The Assembly is dead. It rests on an ableist appeal to mobilization. It celebrates human representation when even the most basic ecological processes of regeneration are jeopardized by humanity’s mode of reproduction. Assemblies expose protesters to state violence, surveillance and fascist counter-attack. That is, if the assembly is not itself already populated by fascists, as many of the recent Corona-demonstrations were. Good assemblies might be elating, but their spirit often evaporates devoid of effects.
And yet. If, as Véronica Gago reminds us, assemblies also are kitchens of strikes, spaces for taking root and thinking together, then we cannot altogether dispense of them. Assemblies might be a dead end, but they all the same constitute a pure means (Walter Benjamin). What would it mean to actually assemble all the living? It cannot mean to include plants and animals in our tired convention. It must mean to align ourselves with myriad regenerative tides in a planetary canteen of care. Long live the assembly.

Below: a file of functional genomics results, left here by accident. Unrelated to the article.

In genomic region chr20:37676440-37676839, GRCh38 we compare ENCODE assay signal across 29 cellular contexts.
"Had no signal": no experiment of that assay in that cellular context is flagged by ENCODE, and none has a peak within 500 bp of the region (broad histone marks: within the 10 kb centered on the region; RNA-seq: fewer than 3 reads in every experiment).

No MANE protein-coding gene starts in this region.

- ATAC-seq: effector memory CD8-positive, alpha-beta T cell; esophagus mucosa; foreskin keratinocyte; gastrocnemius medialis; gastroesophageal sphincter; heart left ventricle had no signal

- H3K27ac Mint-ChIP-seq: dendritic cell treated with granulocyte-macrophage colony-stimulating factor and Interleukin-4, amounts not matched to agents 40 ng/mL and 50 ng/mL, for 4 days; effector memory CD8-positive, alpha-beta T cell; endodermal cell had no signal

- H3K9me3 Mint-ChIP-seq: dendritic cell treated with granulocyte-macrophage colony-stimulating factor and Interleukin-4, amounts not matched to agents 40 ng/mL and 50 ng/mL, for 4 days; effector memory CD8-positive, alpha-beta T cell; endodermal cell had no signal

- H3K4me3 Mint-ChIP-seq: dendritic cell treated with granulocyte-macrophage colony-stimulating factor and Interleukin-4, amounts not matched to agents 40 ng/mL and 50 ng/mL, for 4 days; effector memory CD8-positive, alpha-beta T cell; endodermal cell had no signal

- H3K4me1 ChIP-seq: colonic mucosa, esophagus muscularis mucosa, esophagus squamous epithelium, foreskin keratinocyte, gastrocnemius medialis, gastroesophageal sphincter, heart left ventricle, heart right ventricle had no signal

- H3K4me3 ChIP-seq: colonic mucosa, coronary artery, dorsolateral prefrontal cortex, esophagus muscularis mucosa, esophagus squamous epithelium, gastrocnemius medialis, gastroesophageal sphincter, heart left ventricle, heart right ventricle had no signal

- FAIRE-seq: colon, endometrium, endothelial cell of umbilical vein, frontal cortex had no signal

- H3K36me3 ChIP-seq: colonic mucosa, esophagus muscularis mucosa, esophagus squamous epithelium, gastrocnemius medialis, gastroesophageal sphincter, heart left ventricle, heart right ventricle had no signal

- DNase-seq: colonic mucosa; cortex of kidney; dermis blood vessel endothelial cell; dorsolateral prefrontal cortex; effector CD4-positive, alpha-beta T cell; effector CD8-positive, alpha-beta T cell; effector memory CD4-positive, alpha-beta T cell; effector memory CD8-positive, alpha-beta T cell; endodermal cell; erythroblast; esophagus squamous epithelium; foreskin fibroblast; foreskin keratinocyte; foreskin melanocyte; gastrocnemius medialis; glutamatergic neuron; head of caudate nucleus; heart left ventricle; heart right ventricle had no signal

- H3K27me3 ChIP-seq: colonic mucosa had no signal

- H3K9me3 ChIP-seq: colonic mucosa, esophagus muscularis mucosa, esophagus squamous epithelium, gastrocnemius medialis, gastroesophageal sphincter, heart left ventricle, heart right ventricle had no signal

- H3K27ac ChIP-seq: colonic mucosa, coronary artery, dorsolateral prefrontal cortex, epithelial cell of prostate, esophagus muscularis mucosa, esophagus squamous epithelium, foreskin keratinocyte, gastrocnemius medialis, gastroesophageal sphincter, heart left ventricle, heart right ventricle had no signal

Eva von Redecker is a poltical philosopher working on theories of property, social change and (un)freedom. In 2020/21 she held a Marie-Skłodowska-Curie fellowship at PoliTeSse Centre (University of Verona). Her project investigated the connection between authoritarianism and possessive individualism, building on the notion of „phantom possession“ proposed in „Ownership‘s Shadow“ (Critical Times 3:1, 2020). Eva von Redecker‘s earlier PhD work on social change resulted in the monograph Praxis and Revolution(Columbia UP, 2021). Besides her academic work, she also writes public philosophy and literary essays; her general audience book on new forms of protest, Revolution für das Leben, was published in 2020 in German and is being translated into French, Korean, Spanish and Greek.